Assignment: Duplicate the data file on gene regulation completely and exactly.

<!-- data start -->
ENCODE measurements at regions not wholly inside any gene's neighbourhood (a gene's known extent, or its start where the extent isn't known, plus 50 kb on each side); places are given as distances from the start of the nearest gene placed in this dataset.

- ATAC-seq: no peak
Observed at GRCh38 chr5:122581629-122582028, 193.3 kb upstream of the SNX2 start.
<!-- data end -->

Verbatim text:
ENCODE measurements at regions not wholly inside any gene's neighbourhood (a gene's known extent, or its start where the extent isn't known, plus 50 kb on each side); places are given as distances from the start of the nearest gene placed in this dataset.

- ATAC-seq: no peak
Observed at GRCh38 chr5:122581629-122582028, 193.3 kb upstream of the SNX2 start.